Another fun decoration I made were the centerpieces. Following this tutorial, I made 3 aqua colored pinwheels. I added a small punch out in a flower shape to the center. To complete the classic look, I bunched up yellow tissue paper and put one pinwheel in each of three small mason jars. For the final touch, I tied a piece of twine around the top of each jar. After the party, I put them in my bookshelf as sort of a summer decoration, so they didn’t go to waste.

To help with clean up, I bought some plastic plates in yellow and placed those on the table. I didn’t want to be super wasteful though, so I used real silverware. To keep the table from looking too formal, I tied a plain paper napkin around a knife and fork and secured it with a piece of twine. I loved the rustic look.


Speaking of rustic, what’s this old 6 pack holder doing on the table? I turned it into a condiment caddy. I Mod Podged every surface of it to make it water resistant (due to the condensation on the ketchup, mustard, and relish), and it became a handy way to carry everything to the table.

On to the food! Our menu tried to reflect our theme – Classic Summer Fun. We had dishes that have been staples at BBQs since people started having BBQs – potato salad, burgers, brats, hot dogs, corn on the cob, summer pizza, chips and dip, watermelon, peach pie with ice cream, and a special birthday cake for the birthday girl.

We didn’t want to have everything be old recipes we’ve had since we were kids, but we did make a few family favorites. I took two recipes straight from Dan’s mom – the summer pizza and the ice cream. When her boys were in the process of moving out of their childhood home, she pulled together the top recipes her boys loved and turned them into a mini cookbook. How cute was that?

I also included a dip recipe that my cousin introduced to my family and was a hit. She entrusted me with her recipe, but you won’t be seeing how to make it on here. I was sworn to secrecy.

To put our own spin on classic summer food, we switched up the potato salad recipe. Dan used a recipe he found online that didn’t have green onion or egg in it – two things both his family recipe and my family recipe had. He also used whole grain dijon mustard instead of the plain stuff.

For dessert, I tried a new recipe. I wanted to make a peach pie, but lately I’ve been into making single portion sized desserts. This recipe for summer peach pie twisters inspired me. I bought pre-made pie crust and cut one sheet of it into 6 pieces. I cut up about 2 peaches, stirred those with 1 1/2 tablespoons of cornstarch with the juice of half a lemon, and finally added about a teaspoon of cinnamon. Then, I added the peach filling to each of the six pieces. I folded each piece of crust into a sort of cone shape with the filling inside and crimped the edge closed with a fork. I cooked all six of the twisters on a baking sheet at 400 degrees for about 15 minutes. I served them with homemade vanilla ice cream, which was also a family recipe.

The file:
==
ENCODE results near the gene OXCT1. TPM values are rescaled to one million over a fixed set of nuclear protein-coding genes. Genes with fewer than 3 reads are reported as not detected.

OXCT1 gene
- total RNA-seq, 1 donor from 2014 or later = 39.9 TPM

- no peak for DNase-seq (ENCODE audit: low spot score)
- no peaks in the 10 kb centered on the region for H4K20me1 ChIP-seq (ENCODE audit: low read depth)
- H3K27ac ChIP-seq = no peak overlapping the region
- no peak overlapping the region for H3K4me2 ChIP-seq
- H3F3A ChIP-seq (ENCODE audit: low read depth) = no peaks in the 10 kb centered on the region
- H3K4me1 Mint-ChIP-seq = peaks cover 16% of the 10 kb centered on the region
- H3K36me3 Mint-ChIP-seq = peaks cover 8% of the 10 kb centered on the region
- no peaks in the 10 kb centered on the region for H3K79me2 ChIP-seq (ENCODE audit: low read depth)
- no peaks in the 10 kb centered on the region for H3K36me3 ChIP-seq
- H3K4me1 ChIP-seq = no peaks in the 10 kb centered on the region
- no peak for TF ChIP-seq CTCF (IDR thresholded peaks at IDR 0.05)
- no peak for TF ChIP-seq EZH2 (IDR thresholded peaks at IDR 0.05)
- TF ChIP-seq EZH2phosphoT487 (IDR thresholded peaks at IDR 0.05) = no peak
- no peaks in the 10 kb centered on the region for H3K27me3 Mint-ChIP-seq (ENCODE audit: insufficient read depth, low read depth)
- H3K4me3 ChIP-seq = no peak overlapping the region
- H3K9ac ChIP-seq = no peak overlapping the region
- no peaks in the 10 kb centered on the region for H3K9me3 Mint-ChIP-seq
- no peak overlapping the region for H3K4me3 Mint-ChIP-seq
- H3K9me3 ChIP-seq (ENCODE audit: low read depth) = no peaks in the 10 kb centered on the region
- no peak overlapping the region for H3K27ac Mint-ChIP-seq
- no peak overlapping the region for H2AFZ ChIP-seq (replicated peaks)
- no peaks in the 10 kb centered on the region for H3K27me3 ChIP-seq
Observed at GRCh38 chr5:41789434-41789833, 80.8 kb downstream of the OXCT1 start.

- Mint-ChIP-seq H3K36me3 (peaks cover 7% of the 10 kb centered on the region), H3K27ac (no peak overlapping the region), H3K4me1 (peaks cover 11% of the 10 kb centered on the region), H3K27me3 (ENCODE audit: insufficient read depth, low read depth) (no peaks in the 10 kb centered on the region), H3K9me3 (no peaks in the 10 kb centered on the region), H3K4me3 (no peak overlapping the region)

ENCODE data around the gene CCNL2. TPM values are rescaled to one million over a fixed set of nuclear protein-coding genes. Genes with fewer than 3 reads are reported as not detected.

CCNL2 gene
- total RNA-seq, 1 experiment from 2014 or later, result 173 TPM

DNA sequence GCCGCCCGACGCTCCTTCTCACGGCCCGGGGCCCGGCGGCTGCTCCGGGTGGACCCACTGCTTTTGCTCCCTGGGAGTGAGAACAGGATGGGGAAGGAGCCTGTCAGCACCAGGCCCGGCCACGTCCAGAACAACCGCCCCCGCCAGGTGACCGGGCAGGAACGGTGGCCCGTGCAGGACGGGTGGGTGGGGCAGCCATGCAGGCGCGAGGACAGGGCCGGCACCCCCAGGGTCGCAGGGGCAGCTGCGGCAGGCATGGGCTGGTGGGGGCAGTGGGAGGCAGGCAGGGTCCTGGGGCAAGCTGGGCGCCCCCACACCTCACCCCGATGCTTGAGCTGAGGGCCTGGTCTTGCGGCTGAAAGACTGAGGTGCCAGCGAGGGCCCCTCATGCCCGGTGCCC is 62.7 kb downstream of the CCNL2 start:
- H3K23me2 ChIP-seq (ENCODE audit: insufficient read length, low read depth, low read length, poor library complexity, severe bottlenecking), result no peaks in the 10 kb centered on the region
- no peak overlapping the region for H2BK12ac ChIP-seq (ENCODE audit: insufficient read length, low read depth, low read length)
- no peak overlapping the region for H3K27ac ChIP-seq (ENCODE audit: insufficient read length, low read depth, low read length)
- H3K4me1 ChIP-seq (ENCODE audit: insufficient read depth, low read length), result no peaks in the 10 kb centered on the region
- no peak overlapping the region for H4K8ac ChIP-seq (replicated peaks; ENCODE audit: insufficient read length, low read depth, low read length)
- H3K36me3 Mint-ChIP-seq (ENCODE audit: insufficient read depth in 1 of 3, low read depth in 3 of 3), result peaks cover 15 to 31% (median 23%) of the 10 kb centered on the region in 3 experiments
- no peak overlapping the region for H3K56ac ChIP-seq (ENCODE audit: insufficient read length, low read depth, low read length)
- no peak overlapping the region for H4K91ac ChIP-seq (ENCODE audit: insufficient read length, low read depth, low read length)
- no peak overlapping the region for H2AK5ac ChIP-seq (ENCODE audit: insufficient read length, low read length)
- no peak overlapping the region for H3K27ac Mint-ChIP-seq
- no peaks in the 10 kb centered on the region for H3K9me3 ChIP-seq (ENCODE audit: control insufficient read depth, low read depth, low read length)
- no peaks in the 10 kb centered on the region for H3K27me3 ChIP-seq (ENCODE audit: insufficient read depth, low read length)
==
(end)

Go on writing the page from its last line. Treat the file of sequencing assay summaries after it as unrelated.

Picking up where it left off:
Quick food tip, I’ve thrown a few parties where I’ve forgotten to put out one of the dishes I’ve made. Since then, I got smart and started going off of a list. Usually, it’s on paper, but this time, we made use of the chalkboard in the kitchen. We had a column to make sure we made it, and one to check that we actually served it.


That takes us to the end of the party. To end the celebration, we brought out the birthday cake we made for Taylor and sang to her. She liked it.


You may not be able to tell by scale, but this is a super tiny cake. I tried to figure out how to make it, since the smallest cake pan I had was an 8-inch round. I knew that would be too big in diameter and not tall enough. I looked all around my kitchen and tried to figure out what else I could use short of buying a new pan. I ended up using a small casserole dish from Crate & Barrel, which turned out to be the perfect size. I used a ton of non-stick cooking spray on it, and the  cake slid right out once it cooled. Hey, you have to use what you got! I was quite proud at my resourcefulness.

Finally, I thought I’d talk about the little extras we had going on. Dan made a playlist on his computer full of upbeat songs and songs from the past (to go with the “classic” theme). Also, I had some fun things for Taylor to play with while she was over so she would be entertained. It’s amazing how much fun a little kid things sidewalk chalk and bubbles are.

In the end, we had a great time just being together, and I had many complements on how cute everything was. I’m glad everyone had fun.

Making the Zucchini Bread Less Bad for You

Have you tried to make Auntie Valerie’s Zucchini Bread yet? No? You should. It’s delicious.

I recently tried tinkering with the recipe to try to make it more health-friendly. That cup of oil sure makes bread taste good, but it’s not so good for your body.

The solution I came up with to make the bread a little healthier was to substitue the whole cup of oil for a cup of unsweetened applesauce. Yep, an even exchange.
I “neutered” the bread too, meaning I didn’t add any nuts this time. I did everything else exactly the same.

When creaming the eggs, sugar, and applesauce, the mixture looked thinner and it didn’t “cream” in a traditional sense.

The batter seemed to be a lot thinner too, even with the zucchini added.